In line with international developments, the Netherlands faces the challenge of drastically reducing global emissions of greenhouse gases. In the international climate change agreement, the world has agreed to achieve a global balance between greenhouse gas emissions and capture and storage (i.e. climate neutrality) by the second half of the 21st century. The Netherlands’ energy supply is strongly linked to the energy markets in Europe and the rest of the world. The Netherlands wants to see a reduction of greenhouse gases at the European level of 80-95% by 2050, and to this end it is committed to the European agreements, such as the Emissions Trading System (ETS). This is required in order to make far-reaching reductions in CO2 as effectively and efficiently as possible.
Alongside the ETS, which is designed to reduce industrial and commercial greenhouse gas emissions, in 2016 Europe will also set down binding agreements for the Member States to realise the reduction targets for sectors not covered by the ETS, such as the built environment. In keeping with the European decision making, the government set down agreements on how the targets set for 2050 can be met in the Netherlands.
Based on the currently available knowledge, practically all low-CO2 energy sources and technologies will need to be deployed in order to achieve the desired CO2 reductions. Energy conservation, biomass, clean electricity production and the capture and storage
of CO2 (CCS) are likely to be robust elements in the energy mix on the road to 2050.
The extent of deployment will depend on the energy demand, the availability of the various energy solutions (some still under development) and how affrontable they are.
Netherlands are currently dependent on fossil fuels for almost 95% of our energy supply. During the coming decades, fossil fuels will continue to play a role in the energy system, but they will decrease in importance. The electricity market is transitioning towards renewable energy sources. In eight years’ time, off shore windfarms will generate enough electricity for five millions households. There will be no place for new coal- red power plants in this transition and it is important for the electricity market to intensify the focus on the least polluting technologies. An effective price incentive provided through the ETS will ensure that the operators of coal- red power plants take measures to reduce their emissions, for example by implementing CSS or shutting their plants down.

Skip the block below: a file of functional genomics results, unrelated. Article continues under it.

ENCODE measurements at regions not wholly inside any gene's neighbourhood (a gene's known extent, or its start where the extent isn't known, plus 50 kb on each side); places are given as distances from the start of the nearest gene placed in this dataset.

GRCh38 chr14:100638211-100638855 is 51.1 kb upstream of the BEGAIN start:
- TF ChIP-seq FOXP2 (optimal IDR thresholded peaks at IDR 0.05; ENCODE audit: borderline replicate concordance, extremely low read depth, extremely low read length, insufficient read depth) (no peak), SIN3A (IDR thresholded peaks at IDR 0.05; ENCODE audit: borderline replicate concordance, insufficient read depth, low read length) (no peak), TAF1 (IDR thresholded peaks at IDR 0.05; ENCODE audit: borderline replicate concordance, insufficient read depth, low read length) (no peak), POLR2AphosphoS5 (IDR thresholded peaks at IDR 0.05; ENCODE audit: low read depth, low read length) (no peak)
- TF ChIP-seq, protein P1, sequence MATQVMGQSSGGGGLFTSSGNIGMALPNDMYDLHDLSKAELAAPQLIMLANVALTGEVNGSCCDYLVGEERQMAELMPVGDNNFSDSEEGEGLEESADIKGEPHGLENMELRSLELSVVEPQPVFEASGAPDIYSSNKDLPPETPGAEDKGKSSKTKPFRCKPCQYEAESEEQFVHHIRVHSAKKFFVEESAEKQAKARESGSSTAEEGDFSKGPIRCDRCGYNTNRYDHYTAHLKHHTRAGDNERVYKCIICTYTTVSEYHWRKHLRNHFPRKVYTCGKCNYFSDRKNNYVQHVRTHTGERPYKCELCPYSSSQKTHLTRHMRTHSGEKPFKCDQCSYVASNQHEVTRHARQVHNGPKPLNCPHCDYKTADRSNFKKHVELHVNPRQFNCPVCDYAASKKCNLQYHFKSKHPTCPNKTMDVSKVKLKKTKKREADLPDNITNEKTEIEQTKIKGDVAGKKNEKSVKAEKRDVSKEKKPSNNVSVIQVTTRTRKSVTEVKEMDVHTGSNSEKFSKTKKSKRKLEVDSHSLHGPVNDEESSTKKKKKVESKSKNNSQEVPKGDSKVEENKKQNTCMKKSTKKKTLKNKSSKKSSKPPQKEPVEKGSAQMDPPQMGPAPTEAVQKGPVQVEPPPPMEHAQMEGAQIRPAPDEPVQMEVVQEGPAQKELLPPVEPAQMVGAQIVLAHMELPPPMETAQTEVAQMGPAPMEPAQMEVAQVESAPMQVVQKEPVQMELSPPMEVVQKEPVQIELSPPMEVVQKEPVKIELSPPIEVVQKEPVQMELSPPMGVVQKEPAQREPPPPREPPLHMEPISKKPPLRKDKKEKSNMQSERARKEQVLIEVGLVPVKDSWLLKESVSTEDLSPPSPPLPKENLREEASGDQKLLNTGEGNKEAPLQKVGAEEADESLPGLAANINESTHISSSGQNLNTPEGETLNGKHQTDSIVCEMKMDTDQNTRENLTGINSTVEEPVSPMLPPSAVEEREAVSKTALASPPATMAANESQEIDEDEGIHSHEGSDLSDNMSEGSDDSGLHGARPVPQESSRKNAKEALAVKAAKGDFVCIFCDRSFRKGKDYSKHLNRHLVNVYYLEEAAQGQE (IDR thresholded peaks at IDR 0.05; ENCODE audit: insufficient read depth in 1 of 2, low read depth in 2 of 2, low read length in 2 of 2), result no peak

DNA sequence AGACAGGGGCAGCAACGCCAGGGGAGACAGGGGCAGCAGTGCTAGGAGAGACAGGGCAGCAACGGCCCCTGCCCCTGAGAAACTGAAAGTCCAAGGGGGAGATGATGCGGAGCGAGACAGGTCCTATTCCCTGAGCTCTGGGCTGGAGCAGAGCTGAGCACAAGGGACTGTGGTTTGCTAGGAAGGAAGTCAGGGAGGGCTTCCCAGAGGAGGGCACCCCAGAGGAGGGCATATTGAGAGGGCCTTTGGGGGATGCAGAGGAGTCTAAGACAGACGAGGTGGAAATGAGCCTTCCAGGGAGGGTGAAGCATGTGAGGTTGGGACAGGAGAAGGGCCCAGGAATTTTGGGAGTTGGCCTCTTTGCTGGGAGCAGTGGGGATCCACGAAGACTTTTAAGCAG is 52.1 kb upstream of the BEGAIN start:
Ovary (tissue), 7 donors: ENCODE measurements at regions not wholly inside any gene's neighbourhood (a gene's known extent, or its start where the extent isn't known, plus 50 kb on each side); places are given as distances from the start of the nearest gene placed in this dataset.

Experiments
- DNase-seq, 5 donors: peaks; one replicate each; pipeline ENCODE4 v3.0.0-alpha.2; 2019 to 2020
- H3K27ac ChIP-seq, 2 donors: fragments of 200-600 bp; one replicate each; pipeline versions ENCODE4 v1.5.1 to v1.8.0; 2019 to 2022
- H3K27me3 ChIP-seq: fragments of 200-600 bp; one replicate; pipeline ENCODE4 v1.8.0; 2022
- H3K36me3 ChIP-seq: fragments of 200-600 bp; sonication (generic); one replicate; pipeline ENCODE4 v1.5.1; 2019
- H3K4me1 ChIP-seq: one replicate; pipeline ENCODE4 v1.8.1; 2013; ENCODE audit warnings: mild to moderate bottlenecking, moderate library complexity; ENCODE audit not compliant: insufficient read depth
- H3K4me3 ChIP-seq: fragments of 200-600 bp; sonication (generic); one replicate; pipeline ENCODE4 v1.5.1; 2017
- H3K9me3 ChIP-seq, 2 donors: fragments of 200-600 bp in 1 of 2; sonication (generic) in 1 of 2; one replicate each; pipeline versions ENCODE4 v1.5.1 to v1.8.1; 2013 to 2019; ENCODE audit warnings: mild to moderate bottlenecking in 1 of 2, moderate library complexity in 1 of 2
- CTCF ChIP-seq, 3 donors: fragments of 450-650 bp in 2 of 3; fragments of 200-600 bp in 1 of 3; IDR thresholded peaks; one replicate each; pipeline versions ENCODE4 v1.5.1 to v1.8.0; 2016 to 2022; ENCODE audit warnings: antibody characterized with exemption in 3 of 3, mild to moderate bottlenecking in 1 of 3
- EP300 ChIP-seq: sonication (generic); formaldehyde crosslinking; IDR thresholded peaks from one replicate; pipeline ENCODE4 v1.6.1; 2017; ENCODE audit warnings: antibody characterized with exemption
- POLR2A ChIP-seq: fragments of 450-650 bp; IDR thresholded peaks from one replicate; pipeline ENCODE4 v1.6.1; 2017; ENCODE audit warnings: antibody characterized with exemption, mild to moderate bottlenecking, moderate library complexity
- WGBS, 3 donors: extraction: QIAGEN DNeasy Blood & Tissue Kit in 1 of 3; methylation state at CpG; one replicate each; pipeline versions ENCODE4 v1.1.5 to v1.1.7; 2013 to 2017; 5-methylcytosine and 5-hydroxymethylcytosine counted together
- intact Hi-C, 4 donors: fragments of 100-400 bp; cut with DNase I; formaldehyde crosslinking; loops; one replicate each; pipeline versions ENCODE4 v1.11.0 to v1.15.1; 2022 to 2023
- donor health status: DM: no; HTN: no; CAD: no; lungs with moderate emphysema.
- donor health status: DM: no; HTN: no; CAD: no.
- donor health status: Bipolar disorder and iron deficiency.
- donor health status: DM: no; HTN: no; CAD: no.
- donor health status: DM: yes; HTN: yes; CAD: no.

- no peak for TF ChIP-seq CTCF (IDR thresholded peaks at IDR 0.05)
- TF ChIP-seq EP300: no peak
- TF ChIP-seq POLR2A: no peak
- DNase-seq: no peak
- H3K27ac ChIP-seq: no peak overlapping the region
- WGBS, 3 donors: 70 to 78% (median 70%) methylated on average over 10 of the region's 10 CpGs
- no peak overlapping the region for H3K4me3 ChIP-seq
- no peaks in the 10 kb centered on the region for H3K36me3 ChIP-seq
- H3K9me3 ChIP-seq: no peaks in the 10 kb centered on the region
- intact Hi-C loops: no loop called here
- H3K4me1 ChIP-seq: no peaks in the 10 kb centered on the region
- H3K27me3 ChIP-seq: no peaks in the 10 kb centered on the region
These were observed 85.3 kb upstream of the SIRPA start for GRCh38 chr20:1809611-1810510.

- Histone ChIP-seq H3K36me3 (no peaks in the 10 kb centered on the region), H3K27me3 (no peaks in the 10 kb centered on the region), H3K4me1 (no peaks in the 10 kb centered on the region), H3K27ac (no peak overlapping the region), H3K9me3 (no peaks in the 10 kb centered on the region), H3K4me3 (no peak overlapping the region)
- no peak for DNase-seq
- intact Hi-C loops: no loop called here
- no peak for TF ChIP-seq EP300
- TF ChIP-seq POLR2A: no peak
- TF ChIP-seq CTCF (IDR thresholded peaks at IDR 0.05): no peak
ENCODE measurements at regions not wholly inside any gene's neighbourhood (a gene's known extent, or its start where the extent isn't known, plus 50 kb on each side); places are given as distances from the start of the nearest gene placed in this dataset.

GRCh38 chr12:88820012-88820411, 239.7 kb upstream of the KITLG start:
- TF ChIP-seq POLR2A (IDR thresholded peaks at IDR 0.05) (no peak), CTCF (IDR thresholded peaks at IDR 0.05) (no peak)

The energy transition offers opportunities for the maintenance and development of the Netherlands’ earning potential. Dutch offshore businesses are already involved in the construction of offshore windfarms at the global level. The Government wants the Netherlands to make the most of these opportunities by developing and implementing innovative solutions, which would also enable the Dutch business community to contribute to the global energy transition.
The worldwide transition to low-CO2 energy sources, production processes, products and services will change the Netherlands’ economic structure. Innovative solutions will be required in many sectors, involving both existing and new businesses, if the transition is to succeed. The greatest challenge for existing businesses is to respond to the transition through innovation and where necessary by adapting their earning models. CO2-intensive businesses who fail to make the transition will eventually find that there is no longer a place for them in the low-CO2 economy.
The Netherlands has a strong and extensive industrial sector. The main consumers of energy are the refineries and the chemicals, metallurgical and paper industries. The current state-of-the-art does not allow for large-scale energy conservation in these sectors. Often, a complete overhaul of technological processes is required, which takes a lot of time. Technological breakthroughs will likely only be applied in a later phase on the road to 2050. The first challenge is to organise processes so that less heat or lower-temperature heat is required. Other options include electrification, more e client use of stream production and the use of residual heat in industrial clusters. However, fossil fuels will still be required for the production of some high-temperature heat for the foreseeable future. In time this will be combined with CCS.
The transition to a renewable energy supply will transform the appearance of housing developments, business parks and rural landscapes. This applies both to large-scale production (such as windfarms), energy transport through high-voltage powerlines, underground storage of CO2 (CCS) and small-scale initiatives, such as solar panels. For the energy transition to succeed, the public, businesses and NGOs must be constructively involved at an early stage in the discussion on the spatial accommodation of the energy infrastructure.
The transition to a low-CO2 energy supply that is safe, reliable and affordable is a challenge for the Netherlands, Europe and the rest of the world.